PRECIOUS
METALS
COUNTERFEITING

COUNTERFEIT AND FRAUD PROTECTION: PRECIOUS METAL PRODUCTS

Precious metals are naturally occurring rare chemical elements. Today, the following metals are considered as precious metals: rhodium, platinum, gold, palladium, iridium osmium, rhenium, ruthenium, germanium, beryllium, silver, indium, gallium, tellurium, bismuth and mercury. It is interesting to note that for quite some time, aluminum was also considered a precious metal, but today that is no longer the case.

Precious metals have high economic value and are often used as investment vehicles in trading, preservation of value, coinage, art and jewelry, and of course the electronics and medical industries.

Looking at the supply of precious metals, for the four main metals – gold, silver, platinum and palladium – 70–80% of the yearly supply comes from new mining; the other 20–30% is retrieved through recycling (CME).

For gold, the total global yearly supply is approximately 3700 metric tons, worth about $150 billion. For comparison, silver exceeds 30,000 metric tons per year.

So, what are the potential problems that may occur when working with precious metals?

  • Responsible sourcing
  • Metal purity
  • Weighting
  • Tampering
Precious Metals counterfeiting

CHALLENGES WITH PRECIOUS METALS

RESPONSIBLE SOURCING

Responsible sourcing, according to the International Chamber of Commerce, is “a voluntary commitment by companies to take into account social and environmental considerations when managing their relationships with suppliers.” It goes, of course, far beyond this, and today many refineries adopt this approach, which allows tracking and tracing of precious metal’s provenance, handling and transformation. Very often, systems are put in place using technical solutions, for example, blockchain and third party-based auditing and certification.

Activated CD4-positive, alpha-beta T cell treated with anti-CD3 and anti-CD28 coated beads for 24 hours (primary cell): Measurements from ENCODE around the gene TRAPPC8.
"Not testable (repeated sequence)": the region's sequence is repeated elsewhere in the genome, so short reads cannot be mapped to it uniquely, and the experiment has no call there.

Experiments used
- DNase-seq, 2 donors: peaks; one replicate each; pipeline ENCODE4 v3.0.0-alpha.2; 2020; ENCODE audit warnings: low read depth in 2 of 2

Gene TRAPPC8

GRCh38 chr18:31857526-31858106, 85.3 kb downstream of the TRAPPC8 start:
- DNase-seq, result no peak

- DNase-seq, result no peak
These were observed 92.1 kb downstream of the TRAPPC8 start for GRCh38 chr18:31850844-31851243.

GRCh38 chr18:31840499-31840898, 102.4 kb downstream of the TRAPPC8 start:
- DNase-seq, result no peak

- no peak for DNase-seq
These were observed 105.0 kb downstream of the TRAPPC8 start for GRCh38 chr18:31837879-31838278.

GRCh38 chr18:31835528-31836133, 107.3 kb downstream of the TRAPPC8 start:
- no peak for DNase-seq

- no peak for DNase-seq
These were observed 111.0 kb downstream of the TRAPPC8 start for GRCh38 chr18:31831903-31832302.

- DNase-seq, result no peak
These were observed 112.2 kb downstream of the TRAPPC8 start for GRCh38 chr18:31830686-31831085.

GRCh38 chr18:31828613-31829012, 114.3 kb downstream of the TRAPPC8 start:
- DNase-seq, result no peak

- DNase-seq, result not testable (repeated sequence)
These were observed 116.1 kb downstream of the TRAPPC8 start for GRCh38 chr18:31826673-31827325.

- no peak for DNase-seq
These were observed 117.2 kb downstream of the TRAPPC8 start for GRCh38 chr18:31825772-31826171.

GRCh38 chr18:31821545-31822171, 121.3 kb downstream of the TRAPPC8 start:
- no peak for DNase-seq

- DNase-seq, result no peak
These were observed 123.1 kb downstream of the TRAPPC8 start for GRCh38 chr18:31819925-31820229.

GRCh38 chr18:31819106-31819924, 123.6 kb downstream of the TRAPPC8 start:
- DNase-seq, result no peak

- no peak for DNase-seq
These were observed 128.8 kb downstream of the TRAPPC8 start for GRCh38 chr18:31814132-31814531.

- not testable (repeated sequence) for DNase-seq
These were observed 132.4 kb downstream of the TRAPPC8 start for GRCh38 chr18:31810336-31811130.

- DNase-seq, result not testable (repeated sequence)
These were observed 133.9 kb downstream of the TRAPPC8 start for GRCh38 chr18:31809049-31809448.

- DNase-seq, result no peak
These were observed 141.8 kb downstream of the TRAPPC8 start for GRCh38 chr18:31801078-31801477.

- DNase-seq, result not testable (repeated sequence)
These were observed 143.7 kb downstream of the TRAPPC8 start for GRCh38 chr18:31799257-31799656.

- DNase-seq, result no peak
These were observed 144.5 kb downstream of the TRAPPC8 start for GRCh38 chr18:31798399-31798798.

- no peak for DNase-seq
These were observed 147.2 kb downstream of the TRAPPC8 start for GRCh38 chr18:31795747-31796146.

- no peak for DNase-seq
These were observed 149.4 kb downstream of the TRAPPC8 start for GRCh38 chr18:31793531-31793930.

Precious Metals Counterfeiting 1

Precious Metals Counterfeiting 2

METAL PURITY

Playing with the purity of precious metals in order to artificially increase weight has been done throughout history and is one of the biggest problems to tackle. The fineness or purity of precious metals, that is the weight of fine metal therein in proportion to the total weight, can be modified by adding other metals or impurities. Detecting or verifying precious metal purity is a complicated and expensive process. Possible solutions are based on magnetic tests, acid tests on stone, ultrasonic tests, testing electrical properties, X-ray fluorescence (XRF) and spectrography. For end-users, the cost of these tests is often out of reach. In the case of minted products or bullion products, end-users often use the brand reputation of the refinery as a means to authenticate the quality, value and genuineness of the product. This has other problems, however, as it is very easy to create lookalikes of bullion and minted products.

WEIGHT